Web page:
Emergence of the Supersoft X-ray Phase of U Sco
ATel #2430; Eric M. Schlegel (UT-San Antonio); Brad Schaefer and Ashley Pagnotta (LSU); Kim Page and Julian Osborne (Leicester); Jeremy Drake (SAO); Marina Orio (Wisconsin), Dai Takei (Rikkyo Univ.), Erik Kuulkers and Jan-Uwe Ness (ESA/ESAC), and Sumner Starrfield (ASU) for a larger collaboration
on 10 Feb 2010; 20:18 UT
Credential Certification: Eric M. Schlegel (email@example.com)
Subjects: X-ray, Cataclysmic Variable, Nova
U Sco has been detected as a supersoft source in the X-ray band using
the Swift satellite following the initial discovery as an X-ray source
The Swift X-ray Telescope (XRT) has been monitoring U Sco since
shortly after the optical discovery with the exception of ~5 days when
the field-of-view was unavailable because of Swift's lunar constraint.
An observation, obtained 2010 Feb 9 13:00 UT or 12 days after the
outburst, reveals strong soft emission. The XRT spectrum may be fit
with a blackbody of temperature 28+/-8 eV and a column density NH of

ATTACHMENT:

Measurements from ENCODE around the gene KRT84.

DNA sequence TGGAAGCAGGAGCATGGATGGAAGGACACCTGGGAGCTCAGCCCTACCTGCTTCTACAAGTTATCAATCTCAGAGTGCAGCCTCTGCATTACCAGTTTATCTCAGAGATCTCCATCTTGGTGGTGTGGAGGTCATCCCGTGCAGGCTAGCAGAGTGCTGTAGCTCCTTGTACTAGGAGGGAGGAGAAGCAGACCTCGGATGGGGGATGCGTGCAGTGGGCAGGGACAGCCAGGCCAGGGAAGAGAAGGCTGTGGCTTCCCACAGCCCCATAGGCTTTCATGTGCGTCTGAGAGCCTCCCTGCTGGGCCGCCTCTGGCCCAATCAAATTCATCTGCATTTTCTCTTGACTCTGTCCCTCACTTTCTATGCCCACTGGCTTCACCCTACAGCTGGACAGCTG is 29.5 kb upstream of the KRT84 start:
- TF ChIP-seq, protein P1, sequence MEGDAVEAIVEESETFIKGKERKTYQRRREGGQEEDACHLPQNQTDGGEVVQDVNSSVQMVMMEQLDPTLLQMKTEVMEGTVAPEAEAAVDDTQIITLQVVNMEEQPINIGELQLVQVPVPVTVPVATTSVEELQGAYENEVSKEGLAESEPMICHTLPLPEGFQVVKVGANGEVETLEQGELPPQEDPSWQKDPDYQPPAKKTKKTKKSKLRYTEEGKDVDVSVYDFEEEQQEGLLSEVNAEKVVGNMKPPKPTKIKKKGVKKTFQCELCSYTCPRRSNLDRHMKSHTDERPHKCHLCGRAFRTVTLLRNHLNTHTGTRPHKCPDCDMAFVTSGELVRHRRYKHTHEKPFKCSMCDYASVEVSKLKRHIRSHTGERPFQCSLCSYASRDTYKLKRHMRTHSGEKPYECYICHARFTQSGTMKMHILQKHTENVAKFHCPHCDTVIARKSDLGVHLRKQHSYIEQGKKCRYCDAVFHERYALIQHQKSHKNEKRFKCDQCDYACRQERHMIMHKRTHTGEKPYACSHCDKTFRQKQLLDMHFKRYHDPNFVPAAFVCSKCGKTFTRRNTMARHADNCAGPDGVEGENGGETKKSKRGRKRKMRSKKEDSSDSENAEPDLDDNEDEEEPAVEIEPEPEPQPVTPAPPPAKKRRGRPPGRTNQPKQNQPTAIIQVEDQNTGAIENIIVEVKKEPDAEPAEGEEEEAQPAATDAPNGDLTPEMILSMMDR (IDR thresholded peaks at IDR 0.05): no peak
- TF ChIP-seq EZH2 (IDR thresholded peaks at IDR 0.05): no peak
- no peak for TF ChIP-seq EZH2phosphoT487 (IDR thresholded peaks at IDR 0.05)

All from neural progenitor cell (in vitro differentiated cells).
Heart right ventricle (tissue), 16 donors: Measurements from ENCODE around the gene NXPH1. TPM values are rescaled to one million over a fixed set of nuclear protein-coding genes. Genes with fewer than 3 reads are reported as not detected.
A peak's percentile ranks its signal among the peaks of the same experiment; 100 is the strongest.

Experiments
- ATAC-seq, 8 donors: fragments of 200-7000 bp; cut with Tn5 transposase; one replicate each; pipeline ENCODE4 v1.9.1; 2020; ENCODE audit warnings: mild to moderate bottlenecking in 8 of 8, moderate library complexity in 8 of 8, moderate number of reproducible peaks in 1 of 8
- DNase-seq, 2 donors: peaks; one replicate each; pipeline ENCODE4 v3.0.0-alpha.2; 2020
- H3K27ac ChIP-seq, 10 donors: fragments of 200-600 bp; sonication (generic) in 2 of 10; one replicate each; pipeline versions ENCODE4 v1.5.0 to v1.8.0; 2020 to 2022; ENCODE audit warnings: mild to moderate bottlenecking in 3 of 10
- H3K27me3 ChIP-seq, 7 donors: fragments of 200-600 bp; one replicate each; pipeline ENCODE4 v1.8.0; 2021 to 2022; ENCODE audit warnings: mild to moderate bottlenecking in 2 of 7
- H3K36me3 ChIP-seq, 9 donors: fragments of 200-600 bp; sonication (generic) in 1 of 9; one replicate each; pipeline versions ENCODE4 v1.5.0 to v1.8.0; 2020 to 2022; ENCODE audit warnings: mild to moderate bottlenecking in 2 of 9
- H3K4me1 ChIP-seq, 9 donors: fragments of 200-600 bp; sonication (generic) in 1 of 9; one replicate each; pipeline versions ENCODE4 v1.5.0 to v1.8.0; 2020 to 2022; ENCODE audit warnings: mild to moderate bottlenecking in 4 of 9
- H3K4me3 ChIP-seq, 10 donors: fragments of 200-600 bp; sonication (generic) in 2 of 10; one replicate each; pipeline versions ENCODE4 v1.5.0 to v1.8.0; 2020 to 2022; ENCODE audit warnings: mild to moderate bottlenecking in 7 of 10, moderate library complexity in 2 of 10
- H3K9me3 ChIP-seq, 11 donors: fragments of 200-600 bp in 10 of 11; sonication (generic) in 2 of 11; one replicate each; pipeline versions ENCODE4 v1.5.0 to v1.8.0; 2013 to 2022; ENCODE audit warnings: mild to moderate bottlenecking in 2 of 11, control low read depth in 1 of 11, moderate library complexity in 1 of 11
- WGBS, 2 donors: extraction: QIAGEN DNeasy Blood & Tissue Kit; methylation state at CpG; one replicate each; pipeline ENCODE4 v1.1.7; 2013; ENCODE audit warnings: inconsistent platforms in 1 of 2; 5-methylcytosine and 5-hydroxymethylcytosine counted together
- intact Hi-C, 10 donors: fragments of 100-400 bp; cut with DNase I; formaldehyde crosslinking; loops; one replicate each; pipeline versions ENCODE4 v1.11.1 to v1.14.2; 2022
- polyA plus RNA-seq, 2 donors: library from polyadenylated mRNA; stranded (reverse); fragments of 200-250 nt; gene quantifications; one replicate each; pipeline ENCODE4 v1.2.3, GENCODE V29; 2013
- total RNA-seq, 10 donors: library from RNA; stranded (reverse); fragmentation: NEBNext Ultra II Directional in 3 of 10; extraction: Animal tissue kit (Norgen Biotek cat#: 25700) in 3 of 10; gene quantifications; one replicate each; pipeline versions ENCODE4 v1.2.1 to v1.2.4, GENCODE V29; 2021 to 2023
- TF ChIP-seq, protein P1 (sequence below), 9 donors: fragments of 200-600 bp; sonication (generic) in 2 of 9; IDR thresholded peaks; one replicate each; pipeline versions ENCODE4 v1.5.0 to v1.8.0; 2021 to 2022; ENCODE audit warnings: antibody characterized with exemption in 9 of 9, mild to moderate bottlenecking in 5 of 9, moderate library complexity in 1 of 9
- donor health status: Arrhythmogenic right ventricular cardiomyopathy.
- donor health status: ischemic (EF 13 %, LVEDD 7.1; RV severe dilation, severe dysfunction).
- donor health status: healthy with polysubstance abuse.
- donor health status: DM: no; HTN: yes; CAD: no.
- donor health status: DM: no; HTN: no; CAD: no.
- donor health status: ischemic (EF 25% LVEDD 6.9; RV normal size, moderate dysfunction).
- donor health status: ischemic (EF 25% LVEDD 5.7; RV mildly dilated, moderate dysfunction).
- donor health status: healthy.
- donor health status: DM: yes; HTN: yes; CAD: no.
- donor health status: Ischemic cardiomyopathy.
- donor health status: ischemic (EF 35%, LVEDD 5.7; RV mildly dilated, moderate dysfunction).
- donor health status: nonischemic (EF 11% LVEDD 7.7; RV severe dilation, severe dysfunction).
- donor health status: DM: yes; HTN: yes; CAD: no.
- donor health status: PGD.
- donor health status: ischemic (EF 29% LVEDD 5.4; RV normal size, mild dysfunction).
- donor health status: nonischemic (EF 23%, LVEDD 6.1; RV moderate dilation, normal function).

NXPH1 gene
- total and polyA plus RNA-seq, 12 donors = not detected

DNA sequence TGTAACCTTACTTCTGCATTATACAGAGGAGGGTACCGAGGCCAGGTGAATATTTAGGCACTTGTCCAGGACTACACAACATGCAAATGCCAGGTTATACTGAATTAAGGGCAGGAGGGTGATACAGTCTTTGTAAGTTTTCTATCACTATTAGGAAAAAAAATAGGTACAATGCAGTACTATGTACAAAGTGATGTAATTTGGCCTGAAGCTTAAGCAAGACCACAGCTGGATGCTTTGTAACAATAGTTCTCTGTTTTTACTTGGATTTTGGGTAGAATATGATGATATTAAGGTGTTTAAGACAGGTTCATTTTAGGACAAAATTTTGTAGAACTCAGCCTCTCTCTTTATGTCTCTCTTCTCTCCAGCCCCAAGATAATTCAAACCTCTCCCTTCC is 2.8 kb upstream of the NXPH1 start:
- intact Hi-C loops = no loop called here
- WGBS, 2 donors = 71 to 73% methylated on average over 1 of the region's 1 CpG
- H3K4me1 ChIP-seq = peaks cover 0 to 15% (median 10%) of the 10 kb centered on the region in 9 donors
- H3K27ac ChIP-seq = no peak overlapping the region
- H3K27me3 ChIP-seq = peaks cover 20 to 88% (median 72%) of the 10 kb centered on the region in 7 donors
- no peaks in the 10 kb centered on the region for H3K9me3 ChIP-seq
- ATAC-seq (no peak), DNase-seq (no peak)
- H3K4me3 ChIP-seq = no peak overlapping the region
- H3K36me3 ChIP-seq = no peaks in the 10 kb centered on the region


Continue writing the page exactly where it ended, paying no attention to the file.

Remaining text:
3.8(+1.6,-1.2)x10^21 cm^-2. The detected count rate is 0.34+/-0.02
cts/s in contrast to the ~0.002 cts/s of the initial hard phase.
The X-ray light curve is essentially flat from days 2 to 8. U Sco is
then detected at about 100 times higher count rate at day ~12. The
rise phase very likely occurred during the lunar constraint gap but a
single point at day 12.1 has a count rate of ~0.1 cts/s and may be the
tail of the rise.
The observed flux in the 0.3-10 keV band is 9.5x10^-12 erg/s/cm^2.
Adopting a column density of 3x10^21 cm^-2 (to be consistent with ATEL
2419) yields an unabsorbed flux of 1.2x10^-9 erg/s/cm^2 in the 0.3-10
keV band. Assuming a distance of 12 kpc (Schaefer 2009, ApJS in
press, arXiv:0912.4426), the unabsorbed 0.3-10 keV luminosity is then
Fits using WD atmosphere models yield temperatures in the range of
400-700K K, suggesting that the temperature is not tightly constrained
and may be higher than the blackbody fit implies.
U Sco is expected to remain in a SSS phase for the next approximately
20-30 days, based upon previous outbursts. The details are sufficiently
unknown that continued monitoring is highly recommended until U Sco
returns to a quiescent state.
We thank Neil Gehrels for approving the TOO program and the Swift
planning and operations team for their efforts to observe U Sco.